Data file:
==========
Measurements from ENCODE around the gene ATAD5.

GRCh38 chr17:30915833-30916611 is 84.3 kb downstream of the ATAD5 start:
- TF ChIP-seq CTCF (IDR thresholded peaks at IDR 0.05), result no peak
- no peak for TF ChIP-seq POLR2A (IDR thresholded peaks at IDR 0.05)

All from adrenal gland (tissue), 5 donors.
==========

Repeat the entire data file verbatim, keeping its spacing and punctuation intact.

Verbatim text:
Measurements from ENCODE around the gene ATAD5.

GRCh38 chr17:30915833-30916611 is 84.3 kb downstream of the ATAD5 start:
- TF ChIP-seq CTCF (IDR thresholded peaks at IDR 0.05), result no peak
- no peak for TF ChIP-seq POLR2A (IDR thresholded peaks at IDR 0.05)

All from adrenal gland (tissue), 5 donors.